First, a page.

And so I turned to validating Atlas Survey records!! As many will know the British Trust for Ornithology are conducting a survey between 2007-2011 aimed at mapping the distribution of alll bird species during the winters and breeding seasons within those years. Necessarily the local Regional Representatives for each geographical area ( mine is Islay, Jura and Colonsay ) have to cast an eye over submitted records to ensure their integrity etc. There appears to be very few queries arise in actuality, but all records need to be scrutinized nonetheless. Grid references, computer entry problems and the usual gamut of "human" mistakes throw up a few records requiring amendment. In parallel with all this a few queries arise which lead to debate. For example,presumed non-breeding Great Northern Divers can hang on here until mid-June and then suddenly disappear, presumably northwards, to other areas in which they pass the summer. They breed in neither area and only really summer in one but it raises the question of what staus you afford them whilst they're in our waters!! Wintering Pintail which hang on in April in suitable breeding habitat, and then suddenly "disappear" overnight in good migration conditions, as do Goldeneye, have probably no intention of staying to breed in the first place!!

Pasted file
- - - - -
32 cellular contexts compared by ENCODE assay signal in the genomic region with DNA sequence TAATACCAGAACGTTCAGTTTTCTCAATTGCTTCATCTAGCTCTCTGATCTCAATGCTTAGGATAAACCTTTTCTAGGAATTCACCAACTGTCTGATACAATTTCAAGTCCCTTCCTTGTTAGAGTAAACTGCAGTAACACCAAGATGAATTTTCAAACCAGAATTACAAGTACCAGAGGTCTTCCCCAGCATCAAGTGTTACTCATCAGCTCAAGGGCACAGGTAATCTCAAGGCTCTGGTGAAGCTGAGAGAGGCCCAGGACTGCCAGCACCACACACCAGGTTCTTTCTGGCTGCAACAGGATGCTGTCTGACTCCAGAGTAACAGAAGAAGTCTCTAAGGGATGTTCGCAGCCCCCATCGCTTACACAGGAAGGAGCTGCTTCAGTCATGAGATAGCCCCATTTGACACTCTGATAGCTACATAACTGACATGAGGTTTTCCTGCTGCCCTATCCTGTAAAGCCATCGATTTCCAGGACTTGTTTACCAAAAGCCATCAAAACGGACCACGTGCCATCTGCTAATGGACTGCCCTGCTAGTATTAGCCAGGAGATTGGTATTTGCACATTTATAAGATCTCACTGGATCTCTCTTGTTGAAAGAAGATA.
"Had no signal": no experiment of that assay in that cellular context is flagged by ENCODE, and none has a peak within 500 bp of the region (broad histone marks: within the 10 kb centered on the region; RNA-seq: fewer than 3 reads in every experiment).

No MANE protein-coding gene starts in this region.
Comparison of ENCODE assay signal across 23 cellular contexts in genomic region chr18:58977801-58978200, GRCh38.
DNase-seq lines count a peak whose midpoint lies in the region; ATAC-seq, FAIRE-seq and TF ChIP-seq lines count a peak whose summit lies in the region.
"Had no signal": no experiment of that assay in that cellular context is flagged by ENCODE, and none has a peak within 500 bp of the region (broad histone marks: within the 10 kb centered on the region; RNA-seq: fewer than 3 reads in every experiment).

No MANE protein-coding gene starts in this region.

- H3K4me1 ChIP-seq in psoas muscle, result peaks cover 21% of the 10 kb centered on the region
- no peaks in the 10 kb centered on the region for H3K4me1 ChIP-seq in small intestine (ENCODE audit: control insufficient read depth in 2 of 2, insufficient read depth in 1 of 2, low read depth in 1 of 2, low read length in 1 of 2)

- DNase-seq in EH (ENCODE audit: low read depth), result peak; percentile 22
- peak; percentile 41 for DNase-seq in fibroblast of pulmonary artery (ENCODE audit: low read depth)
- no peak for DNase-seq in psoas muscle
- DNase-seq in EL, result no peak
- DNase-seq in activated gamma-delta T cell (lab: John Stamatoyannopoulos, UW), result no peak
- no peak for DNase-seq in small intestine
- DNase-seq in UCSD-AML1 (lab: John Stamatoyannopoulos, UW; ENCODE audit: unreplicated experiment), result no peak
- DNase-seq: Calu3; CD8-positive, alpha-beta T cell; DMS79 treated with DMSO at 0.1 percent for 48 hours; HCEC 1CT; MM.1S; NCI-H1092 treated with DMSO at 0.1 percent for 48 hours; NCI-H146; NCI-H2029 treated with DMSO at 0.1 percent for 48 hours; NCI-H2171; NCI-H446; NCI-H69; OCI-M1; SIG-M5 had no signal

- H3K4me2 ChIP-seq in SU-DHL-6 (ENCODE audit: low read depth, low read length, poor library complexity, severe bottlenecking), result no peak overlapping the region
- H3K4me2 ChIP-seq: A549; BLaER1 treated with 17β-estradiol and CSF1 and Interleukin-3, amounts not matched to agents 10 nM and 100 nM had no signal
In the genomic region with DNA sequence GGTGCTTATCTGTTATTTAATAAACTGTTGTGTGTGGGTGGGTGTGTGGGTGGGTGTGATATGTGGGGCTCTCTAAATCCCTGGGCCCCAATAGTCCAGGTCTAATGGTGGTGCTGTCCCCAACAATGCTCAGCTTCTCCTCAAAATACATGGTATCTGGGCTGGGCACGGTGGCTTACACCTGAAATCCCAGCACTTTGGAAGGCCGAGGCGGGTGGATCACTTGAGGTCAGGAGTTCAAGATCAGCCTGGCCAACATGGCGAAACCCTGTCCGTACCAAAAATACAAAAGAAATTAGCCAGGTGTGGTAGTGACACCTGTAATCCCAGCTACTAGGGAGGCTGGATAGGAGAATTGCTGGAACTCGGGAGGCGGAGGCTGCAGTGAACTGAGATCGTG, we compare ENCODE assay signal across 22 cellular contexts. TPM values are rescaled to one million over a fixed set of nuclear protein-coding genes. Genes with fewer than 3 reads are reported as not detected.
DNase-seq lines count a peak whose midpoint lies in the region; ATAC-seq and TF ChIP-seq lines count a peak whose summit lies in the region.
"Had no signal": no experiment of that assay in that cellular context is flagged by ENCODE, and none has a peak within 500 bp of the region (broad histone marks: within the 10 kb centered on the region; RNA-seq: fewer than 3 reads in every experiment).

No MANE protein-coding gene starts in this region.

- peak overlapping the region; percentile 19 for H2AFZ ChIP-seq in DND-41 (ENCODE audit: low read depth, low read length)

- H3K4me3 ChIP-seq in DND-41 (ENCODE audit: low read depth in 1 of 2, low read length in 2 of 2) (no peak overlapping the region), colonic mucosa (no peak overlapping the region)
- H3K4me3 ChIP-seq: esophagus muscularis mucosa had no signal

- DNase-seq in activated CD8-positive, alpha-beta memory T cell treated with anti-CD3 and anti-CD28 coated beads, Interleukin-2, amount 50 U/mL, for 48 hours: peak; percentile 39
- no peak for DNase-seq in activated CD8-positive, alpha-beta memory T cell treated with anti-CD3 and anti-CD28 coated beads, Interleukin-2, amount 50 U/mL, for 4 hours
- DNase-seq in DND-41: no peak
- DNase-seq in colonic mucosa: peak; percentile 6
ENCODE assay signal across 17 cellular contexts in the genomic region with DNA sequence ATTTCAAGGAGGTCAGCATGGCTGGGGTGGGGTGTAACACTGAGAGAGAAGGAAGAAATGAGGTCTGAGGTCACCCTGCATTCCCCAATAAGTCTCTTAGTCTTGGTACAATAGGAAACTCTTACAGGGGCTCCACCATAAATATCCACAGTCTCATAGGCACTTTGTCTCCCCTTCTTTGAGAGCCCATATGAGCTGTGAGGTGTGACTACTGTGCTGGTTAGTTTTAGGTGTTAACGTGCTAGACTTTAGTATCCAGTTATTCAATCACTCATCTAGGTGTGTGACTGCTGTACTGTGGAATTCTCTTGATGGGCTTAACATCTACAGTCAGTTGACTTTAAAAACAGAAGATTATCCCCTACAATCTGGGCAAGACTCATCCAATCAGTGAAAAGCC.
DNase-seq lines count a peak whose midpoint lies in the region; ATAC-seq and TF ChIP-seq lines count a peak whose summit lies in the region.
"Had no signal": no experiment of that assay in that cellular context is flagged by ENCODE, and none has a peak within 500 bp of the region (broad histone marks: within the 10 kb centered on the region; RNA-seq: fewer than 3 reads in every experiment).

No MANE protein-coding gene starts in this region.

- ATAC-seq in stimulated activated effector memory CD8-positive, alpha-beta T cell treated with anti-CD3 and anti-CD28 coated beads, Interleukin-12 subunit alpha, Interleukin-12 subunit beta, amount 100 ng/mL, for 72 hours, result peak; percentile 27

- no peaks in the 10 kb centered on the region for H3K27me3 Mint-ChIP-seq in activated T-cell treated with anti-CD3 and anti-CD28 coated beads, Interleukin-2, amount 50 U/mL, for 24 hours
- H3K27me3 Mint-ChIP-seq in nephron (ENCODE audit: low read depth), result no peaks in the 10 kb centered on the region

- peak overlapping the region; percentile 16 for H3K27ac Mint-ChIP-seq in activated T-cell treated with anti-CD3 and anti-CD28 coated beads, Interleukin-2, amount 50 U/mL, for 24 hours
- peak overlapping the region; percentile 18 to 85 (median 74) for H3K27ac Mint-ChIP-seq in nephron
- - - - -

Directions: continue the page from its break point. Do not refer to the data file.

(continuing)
The bewildering choice of identifying pure Rock Doves that are like some of the Feral Pigeons elswhere, and sometimes act in the same way up here is understandable. Last year a mixture of the few Feral Pigeons in Bowmore, some of which look like Rock Doves , accompanied by a Rose-coloured Starling seeking out the lunch time leftovers in the square was entertaining. They all had a preference for chips!!

The 2009/2010 Winter Atlas commences on 1st November so now is the time to take a look at the BTO Website and see how you might assist. Give it a try as it can turn up various surprises, even in your own home area!!

Wednesday, October 7, 2009

7th October, 2009.

Well, back from the dead and all the usual sentiments of apology! Have managed to set aside the yoke of work and be in a position to engage with real involvement............birding!!!

Confess that after finishing some necessary commitments I just went out today and had a good days birding and immersed myself in birds, a visit to the island's metropolis ( Bowmore ), shopping and a good gossip!! My God, has she......really....did she...all that stuff.. In some ways , it's far more important than the Tory Party Conference, international terrorism and such like when you live divorced from reality in so many respects in a place like this.

Anyway, I really enjoyed my time with birds. Nothing special, just views! An appreciable number of Barnacle Geese are in with an estimated total ( by me) of 18-19,000 already. October 7th is usually a date at which we can anticipate some birds being in evidence , but, this year, higher numbers than expected were around and slightly earlier. Similarly the Solway population of Barnacle Geese showed 14,000+ to be present yesterday. The interesting thing about this is that they are from Svalbard ( Spitsbergen ) and our birds are from Greenland. Were weather conditions that awry generally across the whole Arctic to cause such an evacuatiuon? Is the rest of " our " wintering population currently "holed up " in Iceland en route from Greenland.... or what? All interesting stuff!!

And finally, congratulations to No. 1 son and Rose on their engagement!!